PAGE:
Jordan and I read O Christmas Tree: Its History and Holiday Traditions and learned more about coniferous trees as well as the history behind the Christmas tree.
Parker read Tomie dePaola’s Christmas Tree Book on our Epic app.
Life cycle of a Pine Tree:
We studied the life of a pine tree, because the “Great Spruce” is within the pine tree family.
We read The Life Cycle of a Pine Tree (Plant Life Cycles) and I handed the boys a Pine Tree life Cycle worksheet (Raising Up Wild Things) to paint.
The boys used their watercolor sets to paint the pine tree lifecycle.
We read Christmas Farm and learned about raising Christmas trees.
We went on many walks, looking at the evergreens in our area, and collecting pinecones.
After our walk, we placed one of our pinecones in water to see what would happen. The boys LOVED the transformation!
We set out our pinecones and I printed a copy of the Parts of a Pinecone worksheet (Homeschool Mom).
The boys used their watercolors to paint the parts of a pinecone.
We repeated our pinecone experiment using the worksheet from our Story Review pack.
The boys sketched their pinecones before placing them in water.
After the pinecone “reacted” to the water, the boys sketched their second picture.
We talked about animals that depend on trees, so I thought it would be nice to make bird feeders for our feathered friends.
First, we read Red and Lulu then we made our bird feeders.
I set out trays with pinecones, peanut butter, and a cup of birdseed.
Everyone spread their pinecones with peanut butter.
Then they rolled their pinecones in birdseed.
Parker and I headed outside to hang the pinecones all around the backyard.
ARTS, CRAFTS, & FUN:
I created a SUPER soft, glittery play-dough over the weekend.
Then I added pine needle essential oil to make it smell Christmasy.
I set out an “Invitation to Decorate Play-dough Trees”.
The boys created their play-dough trees.
Then they added their decorations.
Their great playdough spruce trees turned out so pretty and festive!
The Great Cookie Tree:
I thought it would be fun to bake a cookie tree, so I made a BIG batch of sugar cookie dough and bought a Wilton Set of 6 Nesting Star Cutters.
Haley helped roll and cut out the stars for our cookie tree.
I frosted the cookies with spruce and lime green icing.
I set them aside to dry overnight.
Using green icing, I stacked the cookies on top of each other.
I decorated the “branches” with mini M&Ms. It looked so pretty on our Christmas cookie plate. Good enough to eat?
Watercolor Spruce Trees:
I knew I wanted to do a Christmas Tree art project and I thought painting watercolor evergreen trees would be perfect.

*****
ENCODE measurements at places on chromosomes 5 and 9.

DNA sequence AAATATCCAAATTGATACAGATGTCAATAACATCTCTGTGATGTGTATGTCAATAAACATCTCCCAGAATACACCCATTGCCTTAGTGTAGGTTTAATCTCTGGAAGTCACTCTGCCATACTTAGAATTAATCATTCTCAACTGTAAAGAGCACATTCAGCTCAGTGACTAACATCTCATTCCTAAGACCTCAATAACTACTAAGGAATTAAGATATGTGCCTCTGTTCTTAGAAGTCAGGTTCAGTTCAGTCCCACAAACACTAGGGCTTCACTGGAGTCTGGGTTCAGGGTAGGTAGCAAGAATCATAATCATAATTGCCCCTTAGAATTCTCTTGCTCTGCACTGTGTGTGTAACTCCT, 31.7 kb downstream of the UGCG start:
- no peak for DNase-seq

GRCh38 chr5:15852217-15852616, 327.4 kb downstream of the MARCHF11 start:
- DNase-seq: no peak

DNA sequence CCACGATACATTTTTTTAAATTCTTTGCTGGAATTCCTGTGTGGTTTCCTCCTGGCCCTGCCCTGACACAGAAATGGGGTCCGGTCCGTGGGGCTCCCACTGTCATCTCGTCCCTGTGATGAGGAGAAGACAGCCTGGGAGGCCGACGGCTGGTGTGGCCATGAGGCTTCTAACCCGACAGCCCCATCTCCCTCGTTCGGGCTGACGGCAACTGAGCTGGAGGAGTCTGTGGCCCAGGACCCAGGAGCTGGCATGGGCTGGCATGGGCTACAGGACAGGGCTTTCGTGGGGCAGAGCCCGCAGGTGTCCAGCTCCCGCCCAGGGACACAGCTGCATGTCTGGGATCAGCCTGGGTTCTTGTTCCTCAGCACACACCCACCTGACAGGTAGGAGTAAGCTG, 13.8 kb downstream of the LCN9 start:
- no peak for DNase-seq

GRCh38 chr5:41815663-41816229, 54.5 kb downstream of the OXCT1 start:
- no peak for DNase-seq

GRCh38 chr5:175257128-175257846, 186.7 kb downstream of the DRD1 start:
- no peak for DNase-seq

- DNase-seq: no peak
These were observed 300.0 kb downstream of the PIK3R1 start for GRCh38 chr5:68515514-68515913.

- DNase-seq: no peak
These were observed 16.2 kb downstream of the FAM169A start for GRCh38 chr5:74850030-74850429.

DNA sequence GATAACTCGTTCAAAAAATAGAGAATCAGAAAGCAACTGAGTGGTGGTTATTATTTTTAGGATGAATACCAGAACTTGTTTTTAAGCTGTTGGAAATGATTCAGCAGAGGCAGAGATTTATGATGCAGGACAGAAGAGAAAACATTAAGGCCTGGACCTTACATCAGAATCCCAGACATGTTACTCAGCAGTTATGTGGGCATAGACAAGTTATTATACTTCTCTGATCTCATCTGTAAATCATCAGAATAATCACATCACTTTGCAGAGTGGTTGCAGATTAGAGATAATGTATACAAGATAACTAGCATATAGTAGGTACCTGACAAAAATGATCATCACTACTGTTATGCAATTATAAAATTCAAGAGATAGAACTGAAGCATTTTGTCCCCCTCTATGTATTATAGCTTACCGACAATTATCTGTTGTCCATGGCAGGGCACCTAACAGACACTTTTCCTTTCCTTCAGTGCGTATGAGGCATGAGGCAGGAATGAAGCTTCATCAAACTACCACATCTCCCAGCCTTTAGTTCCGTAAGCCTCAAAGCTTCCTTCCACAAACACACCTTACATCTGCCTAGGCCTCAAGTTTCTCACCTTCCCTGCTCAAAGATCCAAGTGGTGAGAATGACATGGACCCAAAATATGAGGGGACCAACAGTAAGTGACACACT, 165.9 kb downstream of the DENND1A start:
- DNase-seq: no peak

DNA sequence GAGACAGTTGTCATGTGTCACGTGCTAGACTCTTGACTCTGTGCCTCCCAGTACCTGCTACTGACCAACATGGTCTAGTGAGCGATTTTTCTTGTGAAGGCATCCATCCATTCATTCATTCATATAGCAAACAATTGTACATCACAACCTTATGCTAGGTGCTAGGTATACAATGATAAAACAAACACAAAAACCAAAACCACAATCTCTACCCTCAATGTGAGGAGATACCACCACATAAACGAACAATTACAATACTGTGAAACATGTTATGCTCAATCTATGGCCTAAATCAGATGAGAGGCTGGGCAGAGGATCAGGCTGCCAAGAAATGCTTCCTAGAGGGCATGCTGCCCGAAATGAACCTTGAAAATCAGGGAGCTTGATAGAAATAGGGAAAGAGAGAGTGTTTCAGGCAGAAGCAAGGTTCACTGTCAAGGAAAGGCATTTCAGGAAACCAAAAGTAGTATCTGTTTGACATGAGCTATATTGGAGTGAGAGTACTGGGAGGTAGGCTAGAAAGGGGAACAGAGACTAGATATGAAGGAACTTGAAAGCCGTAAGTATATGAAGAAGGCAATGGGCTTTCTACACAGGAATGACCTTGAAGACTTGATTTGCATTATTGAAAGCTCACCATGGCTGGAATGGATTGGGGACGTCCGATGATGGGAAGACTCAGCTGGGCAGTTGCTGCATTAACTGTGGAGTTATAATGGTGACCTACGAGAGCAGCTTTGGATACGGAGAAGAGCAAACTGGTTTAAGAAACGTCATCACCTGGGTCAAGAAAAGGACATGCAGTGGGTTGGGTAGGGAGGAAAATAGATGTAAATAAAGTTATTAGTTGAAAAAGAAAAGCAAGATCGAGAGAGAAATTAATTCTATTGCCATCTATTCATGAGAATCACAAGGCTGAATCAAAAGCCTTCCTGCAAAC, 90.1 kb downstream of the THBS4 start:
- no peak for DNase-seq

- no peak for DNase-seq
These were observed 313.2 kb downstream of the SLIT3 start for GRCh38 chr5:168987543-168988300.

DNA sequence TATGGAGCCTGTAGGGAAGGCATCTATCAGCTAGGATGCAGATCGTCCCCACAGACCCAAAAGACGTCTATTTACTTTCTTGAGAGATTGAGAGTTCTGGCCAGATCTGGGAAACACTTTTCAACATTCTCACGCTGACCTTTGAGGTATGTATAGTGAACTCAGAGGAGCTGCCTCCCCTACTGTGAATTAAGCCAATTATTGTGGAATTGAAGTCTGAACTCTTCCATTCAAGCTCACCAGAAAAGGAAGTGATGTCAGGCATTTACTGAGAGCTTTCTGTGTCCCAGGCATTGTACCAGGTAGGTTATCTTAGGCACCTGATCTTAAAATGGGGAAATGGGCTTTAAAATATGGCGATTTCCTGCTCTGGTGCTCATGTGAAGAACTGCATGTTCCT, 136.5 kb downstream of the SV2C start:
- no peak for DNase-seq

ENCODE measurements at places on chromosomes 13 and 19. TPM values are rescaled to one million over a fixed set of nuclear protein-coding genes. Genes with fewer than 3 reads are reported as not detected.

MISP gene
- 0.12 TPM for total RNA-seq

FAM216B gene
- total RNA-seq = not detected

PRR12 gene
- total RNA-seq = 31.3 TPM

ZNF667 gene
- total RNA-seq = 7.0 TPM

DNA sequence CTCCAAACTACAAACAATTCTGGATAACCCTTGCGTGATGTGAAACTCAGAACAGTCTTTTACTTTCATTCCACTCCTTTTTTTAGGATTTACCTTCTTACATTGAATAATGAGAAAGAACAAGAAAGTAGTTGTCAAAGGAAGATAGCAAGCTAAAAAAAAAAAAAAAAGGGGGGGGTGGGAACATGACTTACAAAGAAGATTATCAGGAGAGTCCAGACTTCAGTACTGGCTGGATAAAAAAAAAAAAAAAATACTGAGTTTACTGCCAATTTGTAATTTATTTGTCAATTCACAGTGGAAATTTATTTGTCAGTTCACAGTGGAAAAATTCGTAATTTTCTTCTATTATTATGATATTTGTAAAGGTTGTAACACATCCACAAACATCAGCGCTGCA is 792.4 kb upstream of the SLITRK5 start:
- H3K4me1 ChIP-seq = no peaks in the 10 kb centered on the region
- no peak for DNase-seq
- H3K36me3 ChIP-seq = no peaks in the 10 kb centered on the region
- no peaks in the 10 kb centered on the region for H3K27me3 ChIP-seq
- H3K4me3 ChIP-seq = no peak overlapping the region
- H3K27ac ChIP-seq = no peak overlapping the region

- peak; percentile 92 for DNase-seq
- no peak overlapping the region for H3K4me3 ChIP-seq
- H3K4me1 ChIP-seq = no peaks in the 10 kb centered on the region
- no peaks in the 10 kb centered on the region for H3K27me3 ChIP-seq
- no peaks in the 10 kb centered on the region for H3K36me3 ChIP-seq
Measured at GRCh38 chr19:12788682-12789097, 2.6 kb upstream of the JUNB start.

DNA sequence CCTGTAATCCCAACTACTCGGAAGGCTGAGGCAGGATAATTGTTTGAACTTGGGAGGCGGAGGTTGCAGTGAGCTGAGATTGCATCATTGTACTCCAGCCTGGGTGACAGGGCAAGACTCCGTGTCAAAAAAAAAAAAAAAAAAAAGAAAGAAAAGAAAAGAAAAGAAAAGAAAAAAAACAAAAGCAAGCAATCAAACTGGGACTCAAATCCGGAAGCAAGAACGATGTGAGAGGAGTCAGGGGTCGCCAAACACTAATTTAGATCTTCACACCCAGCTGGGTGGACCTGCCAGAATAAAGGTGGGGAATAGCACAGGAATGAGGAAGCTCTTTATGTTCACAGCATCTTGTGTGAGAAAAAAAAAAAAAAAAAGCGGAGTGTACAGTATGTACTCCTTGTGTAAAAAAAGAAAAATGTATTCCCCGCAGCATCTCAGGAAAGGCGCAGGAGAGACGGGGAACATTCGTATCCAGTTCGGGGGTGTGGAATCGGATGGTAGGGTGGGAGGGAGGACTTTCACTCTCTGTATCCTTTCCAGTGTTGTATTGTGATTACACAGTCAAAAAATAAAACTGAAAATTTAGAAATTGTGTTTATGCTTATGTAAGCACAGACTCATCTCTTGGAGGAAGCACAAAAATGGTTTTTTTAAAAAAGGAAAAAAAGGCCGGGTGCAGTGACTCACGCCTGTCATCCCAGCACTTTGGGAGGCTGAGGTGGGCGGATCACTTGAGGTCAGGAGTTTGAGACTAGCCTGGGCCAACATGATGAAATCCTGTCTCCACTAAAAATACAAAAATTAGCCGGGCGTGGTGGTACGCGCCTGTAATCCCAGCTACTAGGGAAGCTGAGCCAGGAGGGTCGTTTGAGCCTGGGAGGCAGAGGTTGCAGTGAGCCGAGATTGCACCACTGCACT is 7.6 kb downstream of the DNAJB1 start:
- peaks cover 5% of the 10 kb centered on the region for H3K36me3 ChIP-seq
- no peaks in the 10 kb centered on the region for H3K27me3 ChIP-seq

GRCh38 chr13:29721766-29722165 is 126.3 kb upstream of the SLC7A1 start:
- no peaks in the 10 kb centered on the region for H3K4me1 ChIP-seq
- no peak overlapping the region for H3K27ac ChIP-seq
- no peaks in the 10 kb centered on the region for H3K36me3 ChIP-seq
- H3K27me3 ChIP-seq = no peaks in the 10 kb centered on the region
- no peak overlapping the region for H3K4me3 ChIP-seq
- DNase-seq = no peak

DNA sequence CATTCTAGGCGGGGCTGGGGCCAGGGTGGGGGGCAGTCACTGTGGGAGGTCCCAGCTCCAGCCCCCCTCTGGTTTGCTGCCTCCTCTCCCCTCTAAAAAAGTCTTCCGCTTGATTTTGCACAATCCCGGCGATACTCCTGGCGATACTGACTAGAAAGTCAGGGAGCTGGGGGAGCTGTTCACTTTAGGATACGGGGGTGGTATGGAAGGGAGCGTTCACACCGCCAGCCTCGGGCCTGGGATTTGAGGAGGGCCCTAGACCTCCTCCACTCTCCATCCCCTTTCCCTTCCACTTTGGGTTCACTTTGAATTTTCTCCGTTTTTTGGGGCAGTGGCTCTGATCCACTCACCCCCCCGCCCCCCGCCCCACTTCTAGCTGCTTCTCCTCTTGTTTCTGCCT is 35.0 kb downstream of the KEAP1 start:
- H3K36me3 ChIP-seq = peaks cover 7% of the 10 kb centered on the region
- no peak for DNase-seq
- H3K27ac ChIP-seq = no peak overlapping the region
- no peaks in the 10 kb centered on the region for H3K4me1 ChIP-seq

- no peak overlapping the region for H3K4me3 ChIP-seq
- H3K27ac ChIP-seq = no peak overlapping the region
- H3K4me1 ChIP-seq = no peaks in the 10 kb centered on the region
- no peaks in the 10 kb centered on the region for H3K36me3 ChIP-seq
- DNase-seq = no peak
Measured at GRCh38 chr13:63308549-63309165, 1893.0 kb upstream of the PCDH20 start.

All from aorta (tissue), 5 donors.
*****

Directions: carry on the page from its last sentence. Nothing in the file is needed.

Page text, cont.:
First, I found a “How to Draw a Spruce” art tutorial (Easy Drawing Guides). I set out the tutorial with blank paper and graphite sticks.
First, the kids sketched their spruce trees with the graphite sticks.
Using their watercolor sets, they painted their spruce trees and we set them aside to dry.
Later, we read Night Treeby Eve Bunting and I brought out nature stickers to decorate their spruce trees.
They decorated their trees with holly berries, snowflakes, birds, and more.
Their trees turned out so beautiful and we hung them up in the playroom as festive decorations. The Great Spruce was such a fun row and the perfect way to enhance our Christmas season!
You can find most of the activities, ideas, and printables from this post on our The Great Spruce Pinterest board.
As with our other rows, we created The Great Spruce Playlist with read-alouds, music, science, and other clips.
4 thoughts on “The Great Spruce”
Wow! What a great post! 🙂
Thank you! I’m glad you enjoyed it!
This is great! What a wonderful row – so many great ideas. Just wondering how much time it takes you to prep/plan the activities for a row, how long you guys typically stay on a book, and how much money you invest in materials per row? I’ve been homeschooler 25 years and have always used and created unit studies/row approach, but your units are so much more elaborate. Puts me to shame lol.
Thank you for your comments! Homeschooling 25 years is quite an achievement! Honestly, I pull our row together with things I’ve collected over the years. I usually check the dollar bins at Target too! Things have changed as far as planning/prepping each row. When the kids were younger (BFIAR and the first few years of FIAR), I read each book and the teachers manual to plan, pin, and prep everything during the summer. I still read the book and teacher’s manual to get a general idea of what I would like to cover during our time rowing each book. With more extensive math, language arts and social studies, I tend to weave FIAR activities into each day as they fit. We continue rowing each book until we’ve “gleaned” all we can. What you see is an eclectic mix of all the fun moments we have during a typical four-week row. It’s just what works for our family!